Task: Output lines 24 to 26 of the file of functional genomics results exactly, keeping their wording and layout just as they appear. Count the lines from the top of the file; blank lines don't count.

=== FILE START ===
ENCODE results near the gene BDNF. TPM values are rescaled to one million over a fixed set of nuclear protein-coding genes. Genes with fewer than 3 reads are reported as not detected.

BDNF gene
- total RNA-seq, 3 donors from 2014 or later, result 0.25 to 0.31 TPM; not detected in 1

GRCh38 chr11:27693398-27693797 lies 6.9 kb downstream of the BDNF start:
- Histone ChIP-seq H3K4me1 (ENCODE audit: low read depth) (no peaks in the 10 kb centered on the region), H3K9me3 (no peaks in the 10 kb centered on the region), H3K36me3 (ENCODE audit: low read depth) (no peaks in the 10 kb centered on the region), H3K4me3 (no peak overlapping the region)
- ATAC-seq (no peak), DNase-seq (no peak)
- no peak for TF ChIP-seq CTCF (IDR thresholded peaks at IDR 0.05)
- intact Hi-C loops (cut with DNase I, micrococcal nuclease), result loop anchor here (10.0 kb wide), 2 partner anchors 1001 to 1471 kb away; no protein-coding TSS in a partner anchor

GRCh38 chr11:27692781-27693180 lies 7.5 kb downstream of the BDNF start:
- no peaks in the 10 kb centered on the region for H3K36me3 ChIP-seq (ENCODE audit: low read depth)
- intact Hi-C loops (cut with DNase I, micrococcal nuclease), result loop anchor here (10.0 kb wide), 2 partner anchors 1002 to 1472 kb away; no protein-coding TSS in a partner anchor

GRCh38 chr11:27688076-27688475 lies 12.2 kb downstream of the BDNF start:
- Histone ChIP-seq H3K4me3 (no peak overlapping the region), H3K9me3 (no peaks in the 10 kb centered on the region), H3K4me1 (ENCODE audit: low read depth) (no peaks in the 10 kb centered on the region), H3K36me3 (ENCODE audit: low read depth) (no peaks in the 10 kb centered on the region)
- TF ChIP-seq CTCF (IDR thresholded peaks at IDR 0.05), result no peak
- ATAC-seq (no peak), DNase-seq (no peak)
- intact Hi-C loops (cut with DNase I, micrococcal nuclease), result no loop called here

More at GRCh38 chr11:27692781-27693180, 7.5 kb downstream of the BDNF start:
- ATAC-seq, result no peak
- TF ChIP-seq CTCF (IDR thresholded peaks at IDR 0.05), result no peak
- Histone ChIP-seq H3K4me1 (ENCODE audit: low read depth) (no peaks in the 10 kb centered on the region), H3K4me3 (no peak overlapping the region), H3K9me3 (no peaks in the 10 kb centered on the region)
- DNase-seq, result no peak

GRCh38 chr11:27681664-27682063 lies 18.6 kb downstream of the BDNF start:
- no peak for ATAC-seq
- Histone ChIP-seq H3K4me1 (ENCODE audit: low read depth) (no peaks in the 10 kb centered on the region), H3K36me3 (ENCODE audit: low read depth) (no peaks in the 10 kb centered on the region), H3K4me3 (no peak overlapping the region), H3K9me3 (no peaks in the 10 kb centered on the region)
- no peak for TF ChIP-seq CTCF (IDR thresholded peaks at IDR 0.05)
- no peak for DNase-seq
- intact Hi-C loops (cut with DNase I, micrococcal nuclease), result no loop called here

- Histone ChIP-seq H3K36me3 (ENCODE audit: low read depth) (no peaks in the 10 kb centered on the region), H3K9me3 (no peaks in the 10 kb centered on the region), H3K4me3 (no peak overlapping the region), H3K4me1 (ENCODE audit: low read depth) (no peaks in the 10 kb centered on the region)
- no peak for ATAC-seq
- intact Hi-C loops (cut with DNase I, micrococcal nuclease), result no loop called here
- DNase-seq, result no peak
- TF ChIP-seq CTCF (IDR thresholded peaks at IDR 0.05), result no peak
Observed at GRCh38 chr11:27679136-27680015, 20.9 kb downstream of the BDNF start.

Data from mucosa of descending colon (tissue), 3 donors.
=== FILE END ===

- Histone ChIP-seq H3K4me1 (ENCODE audit: low read depth) (no peaks in the 10 kb centered on the region), H3K36me3 (ENCODE audit: low read depth) (no peaks in the 10 kb centered on the region), H3K4me3 (no peak overlapping the region), H3K9me3 (no peaks in the 10 kb centered on the region)
- no peak for TF ChIP-seq CTCF (IDR thresholded peaks at IDR 0.05)
- no peak for DNase-seq